The Cambridge Public Library’s main branch is a modern building that meets the varied needs of the city’s population. (Photo courtesy Robert Benson Photography)

The Massachusetts Board of Library Commissioners in mid-November released a free, 160-page guide to planning new or reconfigured public library spaces.

“This space planning guide will not only help plan flexible and efficient library buildings that meet a community’s unique needs,” said Library Building Specialist Lauren Stara, “it will also save communities time and money as they begin exploring options for a new or reconfigured library.”

“Library Space: A Planning Resource for Librarians” creates a formal set of best practices for designing library space that may be applied to libraries across the nation, according to the Board of Library Commissioners. The guide empowers librarians, administrators, space planners and architects with tools for the planning and design of public library buildings. It takes the user through the step-by-step process of determining what to consider when designing a new library for their community, and includes illustrations of different room types, adjacencies, shelving and seating that can be considered for a building project.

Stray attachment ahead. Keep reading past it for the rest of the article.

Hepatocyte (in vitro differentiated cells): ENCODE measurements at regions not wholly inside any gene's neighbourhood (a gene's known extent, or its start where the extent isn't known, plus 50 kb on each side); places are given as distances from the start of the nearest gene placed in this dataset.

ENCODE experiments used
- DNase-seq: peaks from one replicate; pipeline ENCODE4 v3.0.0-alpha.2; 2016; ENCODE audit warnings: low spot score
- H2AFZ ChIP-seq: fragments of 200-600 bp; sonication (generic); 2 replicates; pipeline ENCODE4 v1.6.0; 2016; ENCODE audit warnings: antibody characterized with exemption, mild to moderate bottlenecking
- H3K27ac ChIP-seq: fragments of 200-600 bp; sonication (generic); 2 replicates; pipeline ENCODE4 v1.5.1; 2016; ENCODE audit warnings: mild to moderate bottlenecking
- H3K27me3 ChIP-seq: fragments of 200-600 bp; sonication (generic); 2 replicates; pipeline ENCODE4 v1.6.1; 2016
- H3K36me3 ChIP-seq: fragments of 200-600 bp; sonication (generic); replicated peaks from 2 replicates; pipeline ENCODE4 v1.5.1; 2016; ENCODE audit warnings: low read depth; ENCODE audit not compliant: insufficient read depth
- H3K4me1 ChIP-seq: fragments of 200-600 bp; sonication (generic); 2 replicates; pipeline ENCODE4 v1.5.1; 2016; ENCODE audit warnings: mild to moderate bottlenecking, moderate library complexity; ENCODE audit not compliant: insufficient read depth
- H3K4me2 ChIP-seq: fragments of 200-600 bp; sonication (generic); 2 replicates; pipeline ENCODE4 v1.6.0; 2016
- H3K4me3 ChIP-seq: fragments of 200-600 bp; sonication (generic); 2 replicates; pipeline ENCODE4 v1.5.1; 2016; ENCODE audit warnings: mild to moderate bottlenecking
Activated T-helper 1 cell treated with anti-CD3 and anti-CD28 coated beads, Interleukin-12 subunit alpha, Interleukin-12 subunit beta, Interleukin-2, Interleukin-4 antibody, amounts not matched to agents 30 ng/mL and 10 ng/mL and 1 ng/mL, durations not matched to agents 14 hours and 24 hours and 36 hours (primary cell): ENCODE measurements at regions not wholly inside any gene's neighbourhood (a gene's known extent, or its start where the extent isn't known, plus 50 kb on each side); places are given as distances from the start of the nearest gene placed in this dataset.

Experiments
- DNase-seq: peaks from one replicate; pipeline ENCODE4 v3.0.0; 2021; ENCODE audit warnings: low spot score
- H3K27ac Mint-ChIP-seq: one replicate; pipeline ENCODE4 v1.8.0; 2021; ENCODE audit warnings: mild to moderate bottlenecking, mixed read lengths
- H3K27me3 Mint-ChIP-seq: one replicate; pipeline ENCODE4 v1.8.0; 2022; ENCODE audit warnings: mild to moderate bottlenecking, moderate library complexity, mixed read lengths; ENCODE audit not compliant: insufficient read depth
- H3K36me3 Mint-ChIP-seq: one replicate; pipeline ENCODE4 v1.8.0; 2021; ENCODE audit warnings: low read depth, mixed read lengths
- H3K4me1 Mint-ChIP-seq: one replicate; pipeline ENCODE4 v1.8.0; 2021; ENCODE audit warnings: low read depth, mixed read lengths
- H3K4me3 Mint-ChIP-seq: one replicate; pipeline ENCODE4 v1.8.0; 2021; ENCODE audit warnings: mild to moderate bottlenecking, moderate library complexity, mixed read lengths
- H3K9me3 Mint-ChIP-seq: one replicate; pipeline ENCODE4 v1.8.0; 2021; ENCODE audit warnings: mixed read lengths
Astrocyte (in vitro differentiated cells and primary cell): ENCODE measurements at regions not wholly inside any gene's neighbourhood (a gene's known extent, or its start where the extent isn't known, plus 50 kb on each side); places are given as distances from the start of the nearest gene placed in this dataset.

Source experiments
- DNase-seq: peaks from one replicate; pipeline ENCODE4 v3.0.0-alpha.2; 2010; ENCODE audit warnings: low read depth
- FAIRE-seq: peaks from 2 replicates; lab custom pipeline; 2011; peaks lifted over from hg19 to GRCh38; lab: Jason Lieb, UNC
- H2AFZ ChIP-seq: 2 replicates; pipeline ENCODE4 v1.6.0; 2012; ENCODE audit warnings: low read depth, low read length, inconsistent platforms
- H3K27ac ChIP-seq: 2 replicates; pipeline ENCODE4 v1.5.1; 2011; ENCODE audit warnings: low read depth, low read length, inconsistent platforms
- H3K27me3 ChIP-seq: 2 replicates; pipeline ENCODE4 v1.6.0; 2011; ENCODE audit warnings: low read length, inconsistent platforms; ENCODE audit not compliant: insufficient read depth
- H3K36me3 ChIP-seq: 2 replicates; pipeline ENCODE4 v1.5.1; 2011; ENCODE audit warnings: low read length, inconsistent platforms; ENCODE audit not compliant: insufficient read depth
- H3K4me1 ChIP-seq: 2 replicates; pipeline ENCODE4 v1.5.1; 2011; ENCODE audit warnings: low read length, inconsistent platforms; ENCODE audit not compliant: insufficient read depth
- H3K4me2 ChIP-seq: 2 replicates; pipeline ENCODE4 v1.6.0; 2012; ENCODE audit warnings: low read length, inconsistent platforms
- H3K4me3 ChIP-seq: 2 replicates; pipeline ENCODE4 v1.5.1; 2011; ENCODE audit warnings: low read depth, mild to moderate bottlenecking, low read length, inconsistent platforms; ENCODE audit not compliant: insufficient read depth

Because library services are changing so rapidly, formal standards for space planning have been lacking for many years. Massachusetts Public Library Construction Program staff worked closely with the Boston-based global design firm Sasaki for more than a year to develop the planning resource. The process included a series of site visits to recently constructed or renovated public libraries across the Commonwealth, an in-depth analysis of 13 selected case study libraries, and a focus group with the directors of the case study libraries to discuss the successes and shortcomings of their completed buildings and the planning process.

Since 1987, the MBLC’s Massachusetts Public Library Construction Program has guided communities through more than 200 projects. The program is nationally recognized and serves as a model for other states.